About your O.C. comment, these hags around here kill me. When I went to check out her daycare, there was a woman dropping of her little son (he was about 2) and I heard her say she drops him off when she has errands to do. The worst part about it was she had a nanny with her dropping off the child! I can’t imagine putting May in daycare “just to run errands.” I’m sure her errands were of the botox variety.

  2. Ashley says:

    To avoid the going-back-to-work-when-May-is-in-preschool issue, just have another baby! 😉

    But seriously, I can’t imagine how tough it is to put a kid in child care, but I encourage you to do what’s right for your family. Maybe it’s just giving May and yourself time to adjust to such a huge change or maybe it’s staying home full time, saying good-bye to a career field and just working as a school secretary when she goes to school. Only you and Daniel can make that desicion. No one can really ever have it all anyway. Things must be sacrificed somewhere. No one can give 100% to everything 100% of the time, and the women who fall for the lie that they can {or must!} walk around feeling like failures. You being able to recognize that means that you are already well ahead of the crowd!

    Good luck! You guys will figure it out.

    • Hey Ash!
      I’ve thought of the second baby option! Haha, not for a few years though. You bring up a really good point. Feeling like a failure is something I think women excel in, due in part to trying to have it all. And you’re right about not being able to do it all, no one can. I’ll figure it out. Who knows. Hopefully she’ll adjust and it’ll be a moot point.

      You must be due any day now! Are you excited, anxious?! I remember at the point you’re at now I was just ready to get it over with! You’re going to be a great mom:) My advice…get the epidural. I was a staunch anti-epidural gal until I got to the hospital. Funny how quickly ones tune can change:)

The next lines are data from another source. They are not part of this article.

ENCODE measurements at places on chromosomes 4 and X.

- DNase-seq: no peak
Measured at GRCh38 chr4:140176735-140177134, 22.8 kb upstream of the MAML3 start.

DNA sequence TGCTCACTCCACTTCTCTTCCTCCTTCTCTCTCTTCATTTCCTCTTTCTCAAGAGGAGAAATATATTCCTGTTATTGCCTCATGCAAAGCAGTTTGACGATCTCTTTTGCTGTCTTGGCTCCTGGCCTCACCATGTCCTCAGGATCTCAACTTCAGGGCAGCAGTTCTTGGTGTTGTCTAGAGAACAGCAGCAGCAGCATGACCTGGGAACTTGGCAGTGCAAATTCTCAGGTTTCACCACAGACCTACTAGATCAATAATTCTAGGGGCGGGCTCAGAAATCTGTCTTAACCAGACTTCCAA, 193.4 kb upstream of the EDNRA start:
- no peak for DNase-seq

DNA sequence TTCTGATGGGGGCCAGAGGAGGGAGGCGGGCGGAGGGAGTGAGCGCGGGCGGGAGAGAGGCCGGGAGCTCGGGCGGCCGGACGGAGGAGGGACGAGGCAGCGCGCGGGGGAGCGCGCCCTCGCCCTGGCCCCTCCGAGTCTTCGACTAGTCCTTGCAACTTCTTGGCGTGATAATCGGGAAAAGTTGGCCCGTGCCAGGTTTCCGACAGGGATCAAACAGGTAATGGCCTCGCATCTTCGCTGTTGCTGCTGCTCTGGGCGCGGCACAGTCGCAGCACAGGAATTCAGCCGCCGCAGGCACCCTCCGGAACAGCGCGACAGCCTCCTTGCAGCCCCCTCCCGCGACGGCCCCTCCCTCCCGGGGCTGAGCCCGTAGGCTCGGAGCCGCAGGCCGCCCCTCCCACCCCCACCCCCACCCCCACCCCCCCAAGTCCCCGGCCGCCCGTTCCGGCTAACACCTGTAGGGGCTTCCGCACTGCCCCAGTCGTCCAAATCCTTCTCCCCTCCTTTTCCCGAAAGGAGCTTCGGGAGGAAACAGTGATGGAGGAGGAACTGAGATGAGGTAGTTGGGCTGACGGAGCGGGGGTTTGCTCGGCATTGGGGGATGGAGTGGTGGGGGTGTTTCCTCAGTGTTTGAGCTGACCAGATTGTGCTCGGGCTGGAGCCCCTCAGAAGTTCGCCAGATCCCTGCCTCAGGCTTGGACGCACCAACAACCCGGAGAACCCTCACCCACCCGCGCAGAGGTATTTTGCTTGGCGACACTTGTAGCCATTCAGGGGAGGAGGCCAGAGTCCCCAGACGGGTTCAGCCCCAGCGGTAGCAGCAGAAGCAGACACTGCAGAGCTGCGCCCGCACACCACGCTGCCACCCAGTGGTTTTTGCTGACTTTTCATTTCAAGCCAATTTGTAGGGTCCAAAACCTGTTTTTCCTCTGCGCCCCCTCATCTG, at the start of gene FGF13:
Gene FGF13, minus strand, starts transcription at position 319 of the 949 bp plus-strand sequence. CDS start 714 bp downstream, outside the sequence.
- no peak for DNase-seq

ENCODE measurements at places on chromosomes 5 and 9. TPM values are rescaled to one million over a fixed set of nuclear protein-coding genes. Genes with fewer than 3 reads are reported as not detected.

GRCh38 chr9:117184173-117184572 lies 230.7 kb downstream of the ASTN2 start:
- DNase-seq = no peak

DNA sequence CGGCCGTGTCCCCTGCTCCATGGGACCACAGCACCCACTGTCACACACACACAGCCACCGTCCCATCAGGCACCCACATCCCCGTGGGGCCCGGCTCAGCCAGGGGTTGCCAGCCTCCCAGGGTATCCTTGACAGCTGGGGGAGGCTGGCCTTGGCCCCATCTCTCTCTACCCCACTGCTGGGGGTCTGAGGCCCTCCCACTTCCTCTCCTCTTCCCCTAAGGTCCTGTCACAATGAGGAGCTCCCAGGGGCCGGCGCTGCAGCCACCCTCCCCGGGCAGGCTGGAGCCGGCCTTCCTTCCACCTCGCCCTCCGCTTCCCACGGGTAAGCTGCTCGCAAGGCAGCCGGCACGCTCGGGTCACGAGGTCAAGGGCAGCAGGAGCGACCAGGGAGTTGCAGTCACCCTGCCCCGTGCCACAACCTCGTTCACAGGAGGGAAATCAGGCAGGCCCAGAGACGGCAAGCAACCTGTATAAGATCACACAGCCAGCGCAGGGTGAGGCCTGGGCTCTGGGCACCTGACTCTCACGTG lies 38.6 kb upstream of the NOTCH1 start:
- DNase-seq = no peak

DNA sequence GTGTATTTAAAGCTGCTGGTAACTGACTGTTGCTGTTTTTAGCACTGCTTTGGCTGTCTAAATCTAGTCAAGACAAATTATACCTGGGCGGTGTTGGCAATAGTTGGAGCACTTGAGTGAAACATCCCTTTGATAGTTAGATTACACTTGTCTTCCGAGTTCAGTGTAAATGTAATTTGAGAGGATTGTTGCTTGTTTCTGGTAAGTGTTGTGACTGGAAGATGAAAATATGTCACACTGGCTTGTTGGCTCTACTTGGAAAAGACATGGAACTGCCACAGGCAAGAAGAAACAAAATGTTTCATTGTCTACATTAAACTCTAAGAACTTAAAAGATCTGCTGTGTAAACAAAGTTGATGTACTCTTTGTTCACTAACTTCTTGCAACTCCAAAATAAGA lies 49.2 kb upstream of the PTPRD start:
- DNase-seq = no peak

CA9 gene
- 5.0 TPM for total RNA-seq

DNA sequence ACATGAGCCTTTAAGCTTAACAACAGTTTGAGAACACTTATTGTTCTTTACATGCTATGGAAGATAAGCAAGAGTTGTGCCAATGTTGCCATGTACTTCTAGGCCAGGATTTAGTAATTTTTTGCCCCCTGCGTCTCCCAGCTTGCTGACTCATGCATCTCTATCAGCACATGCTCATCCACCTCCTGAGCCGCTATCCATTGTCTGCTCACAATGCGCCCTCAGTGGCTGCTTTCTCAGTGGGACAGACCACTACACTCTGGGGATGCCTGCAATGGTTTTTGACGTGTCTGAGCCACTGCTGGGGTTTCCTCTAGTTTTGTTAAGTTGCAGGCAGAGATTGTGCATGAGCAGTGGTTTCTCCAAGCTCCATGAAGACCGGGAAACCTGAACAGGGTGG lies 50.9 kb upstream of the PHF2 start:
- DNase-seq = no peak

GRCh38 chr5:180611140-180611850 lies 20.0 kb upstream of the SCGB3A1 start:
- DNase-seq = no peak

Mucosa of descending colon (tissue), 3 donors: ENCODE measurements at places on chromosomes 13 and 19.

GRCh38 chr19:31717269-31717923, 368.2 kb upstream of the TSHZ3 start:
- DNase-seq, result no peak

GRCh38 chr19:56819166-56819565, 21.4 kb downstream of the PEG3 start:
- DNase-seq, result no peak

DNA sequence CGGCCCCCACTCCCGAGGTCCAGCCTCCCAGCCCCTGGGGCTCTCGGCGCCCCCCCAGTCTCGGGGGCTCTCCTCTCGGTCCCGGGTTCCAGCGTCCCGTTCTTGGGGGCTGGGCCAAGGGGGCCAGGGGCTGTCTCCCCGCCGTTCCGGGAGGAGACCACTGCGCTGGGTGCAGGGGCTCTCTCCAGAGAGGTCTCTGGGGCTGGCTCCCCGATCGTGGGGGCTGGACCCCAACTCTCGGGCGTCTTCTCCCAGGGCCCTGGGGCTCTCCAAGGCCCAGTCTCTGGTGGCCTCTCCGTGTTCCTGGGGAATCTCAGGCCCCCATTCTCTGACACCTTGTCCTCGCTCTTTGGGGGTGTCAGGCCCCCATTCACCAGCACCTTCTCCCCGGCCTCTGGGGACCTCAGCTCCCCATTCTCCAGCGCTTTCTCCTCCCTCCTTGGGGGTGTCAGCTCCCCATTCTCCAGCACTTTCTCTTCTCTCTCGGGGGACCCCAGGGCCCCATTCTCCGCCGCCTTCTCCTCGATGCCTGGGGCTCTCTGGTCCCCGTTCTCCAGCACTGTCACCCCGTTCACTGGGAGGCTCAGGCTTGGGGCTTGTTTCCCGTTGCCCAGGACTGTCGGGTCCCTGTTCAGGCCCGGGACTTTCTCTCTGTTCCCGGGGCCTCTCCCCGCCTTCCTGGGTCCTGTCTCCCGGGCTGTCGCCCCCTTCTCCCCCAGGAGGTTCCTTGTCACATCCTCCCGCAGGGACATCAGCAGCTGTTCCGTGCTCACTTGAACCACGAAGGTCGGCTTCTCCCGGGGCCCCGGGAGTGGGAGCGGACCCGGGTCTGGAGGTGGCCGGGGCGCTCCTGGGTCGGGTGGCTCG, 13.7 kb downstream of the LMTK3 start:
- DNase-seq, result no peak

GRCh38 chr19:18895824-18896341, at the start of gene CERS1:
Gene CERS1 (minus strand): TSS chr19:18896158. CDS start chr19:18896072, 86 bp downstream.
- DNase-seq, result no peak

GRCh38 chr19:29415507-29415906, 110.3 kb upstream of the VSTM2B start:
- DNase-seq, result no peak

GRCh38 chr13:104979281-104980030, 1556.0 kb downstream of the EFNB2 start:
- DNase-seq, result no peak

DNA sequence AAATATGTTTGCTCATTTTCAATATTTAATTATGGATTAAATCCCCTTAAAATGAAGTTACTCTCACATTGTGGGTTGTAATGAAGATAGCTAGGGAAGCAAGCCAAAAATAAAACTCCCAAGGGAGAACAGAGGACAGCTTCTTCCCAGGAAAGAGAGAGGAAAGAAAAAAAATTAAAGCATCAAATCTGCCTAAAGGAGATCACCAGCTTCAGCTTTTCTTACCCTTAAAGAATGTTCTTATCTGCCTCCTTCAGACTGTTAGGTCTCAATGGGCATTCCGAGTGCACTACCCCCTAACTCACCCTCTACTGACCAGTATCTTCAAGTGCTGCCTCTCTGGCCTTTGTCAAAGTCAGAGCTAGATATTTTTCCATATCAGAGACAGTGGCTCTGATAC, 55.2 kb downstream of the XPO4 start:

3. lolo says:

    You are sage young one. You get that from me…

  4. Erin says:

    Hang in there Ashley. You are right to keep up with your profession but I agree with you 100% that no one can do it all, as they say. Can’t blame you one bit for wanting to be home with May all the time, but a little part time is just perfect. You are blessed that you don’t have to work and can make Daniel, May, Tybee, and your home first priority. Your emotions just prove that you are a great mother and May will do just fine! I’m enjoying your posts, they are all so beautifully written, save them for May to read one day. Love, Aunt Erin

    • Thank you, Erin. I’m glad you’re enjoying reading the blog. I’m having a blast writing it. All her little moments are so fleeting, so the blog is a nice way to document those sort of things.
      Thank you for the encouragement. I think May will adjust, I hope so anyway. If she doesn’t, I’ll just quit. It’s not worth it to me for her to be unhappy just so I can have a part time job. Women come back into the work force all the time after raising children. No biggie:)

Leave a Reply

Fill in your details below or click an icon to log in: Logo

You are commenting using your account. Log Out /  Change )

Google+ photo

You are commenting using your Google+ account. Log Out /  Change )

Twitter picture

You are commenting using your Twitter account. Log Out /  Change )

Facebook photo

You are commenting using your Facebook account. Log Out /  Change )


Connecting to %s

%d bloggers like this: